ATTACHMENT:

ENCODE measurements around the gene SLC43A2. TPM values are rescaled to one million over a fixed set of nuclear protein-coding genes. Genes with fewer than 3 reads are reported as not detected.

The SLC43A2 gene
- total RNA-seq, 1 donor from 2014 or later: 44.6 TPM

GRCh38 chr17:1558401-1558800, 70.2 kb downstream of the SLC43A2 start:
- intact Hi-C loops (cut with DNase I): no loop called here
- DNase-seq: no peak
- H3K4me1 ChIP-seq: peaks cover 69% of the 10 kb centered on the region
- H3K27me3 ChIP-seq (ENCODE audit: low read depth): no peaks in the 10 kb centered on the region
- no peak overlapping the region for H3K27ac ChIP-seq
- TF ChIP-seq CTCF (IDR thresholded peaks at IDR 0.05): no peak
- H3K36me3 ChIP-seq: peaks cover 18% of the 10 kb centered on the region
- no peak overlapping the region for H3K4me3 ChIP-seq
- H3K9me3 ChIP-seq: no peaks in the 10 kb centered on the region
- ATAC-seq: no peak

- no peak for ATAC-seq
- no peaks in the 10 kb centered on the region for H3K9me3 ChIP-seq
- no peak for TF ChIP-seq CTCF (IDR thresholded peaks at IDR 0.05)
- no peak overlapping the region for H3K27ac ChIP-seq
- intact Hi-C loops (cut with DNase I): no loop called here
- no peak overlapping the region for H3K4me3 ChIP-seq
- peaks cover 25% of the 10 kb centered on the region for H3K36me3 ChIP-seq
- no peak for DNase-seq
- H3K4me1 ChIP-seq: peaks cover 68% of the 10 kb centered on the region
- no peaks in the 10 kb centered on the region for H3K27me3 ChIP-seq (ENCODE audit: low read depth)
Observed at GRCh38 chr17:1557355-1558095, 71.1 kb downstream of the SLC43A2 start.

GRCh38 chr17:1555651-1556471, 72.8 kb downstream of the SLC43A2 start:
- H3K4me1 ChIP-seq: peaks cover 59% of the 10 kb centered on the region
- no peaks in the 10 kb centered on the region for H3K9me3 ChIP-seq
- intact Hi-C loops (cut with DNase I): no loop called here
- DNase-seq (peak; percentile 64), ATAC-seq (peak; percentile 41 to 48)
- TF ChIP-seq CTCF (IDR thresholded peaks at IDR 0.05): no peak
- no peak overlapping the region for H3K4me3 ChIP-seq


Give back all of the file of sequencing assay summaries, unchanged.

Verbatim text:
ENCODE measurements around the gene SLC43A2. TPM values are rescaled to one million over a fixed set of nuclear protein-coding genes. Genes with fewer than 3 reads are reported as not detected.

The SLC43A2 gene
- total RNA-seq, 1 donor from 2014 or later: 44.6 TPM

GRCh38 chr17:1558401-1558800, 70.2 kb downstream of the SLC43A2 start:
- intact Hi-C loops (cut with DNase I): no loop called here
- DNase-seq: no peak
- H3K4me1 ChIP-seq: peaks cover 69% of the 10 kb centered on the region
- H3K27me3 ChIP-seq (ENCODE audit: low read depth): no peaks in the 10 kb centered on the region
- no peak overlapping the region for H3K27ac ChIP-seq
- TF ChIP-seq CTCF (IDR thresholded peaks at IDR 0.05): no peak
- H3K36me3 ChIP-seq: peaks cover 18% of the 10 kb centered on the region
- no peak overlapping the region for H3K4me3 ChIP-seq
- H3K9me3 ChIP-seq: no peaks in the 10 kb centered on the region
- ATAC-seq: no peak

- no peak for ATAC-seq
- no peaks in the 10 kb centered on the region for H3K9me3 ChIP-seq
- no peak for TF ChIP-seq CTCF (IDR thresholded peaks at IDR 0.05)
- no peak overlapping the region for H3K27ac ChIP-seq
- intact Hi-C loops (cut with DNase I): no loop called here
- no peak overlapping the region for H3K4me3 ChIP-seq
- peaks cover 25% of the 10 kb centered on the region for H3K36me3 ChIP-seq
- no peak for DNase-seq
- H3K4me1 ChIP-seq: peaks cover 68% of the 10 kb centered on the region
- no peaks in the 10 kb centered on the region for H3K27me3 ChIP-seq (ENCODE audit: low read depth)
Observed at GRCh38 chr17:1557355-1558095, 71.1 kb downstream of the SLC43A2 start.

GRCh38 chr17:1555651-1556471, 72.8 kb downstream of the SLC43A2 start:
- H3K4me1 ChIP-seq: peaks cover 59% of the 10 kb centered on the region
- no peaks in the 10 kb centered on the region for H3K9me3 ChIP-seq
- intact Hi-C loops (cut with DNase I): no loop called here
- DNase-seq (peak; percentile 64), ATAC-seq (peak; percentile 41 to 48)
- TF ChIP-seq CTCF (IDR thresholded peaks at IDR 0.05): no peak
- no peak overlapping the region for H3K4me3 ChIP-seq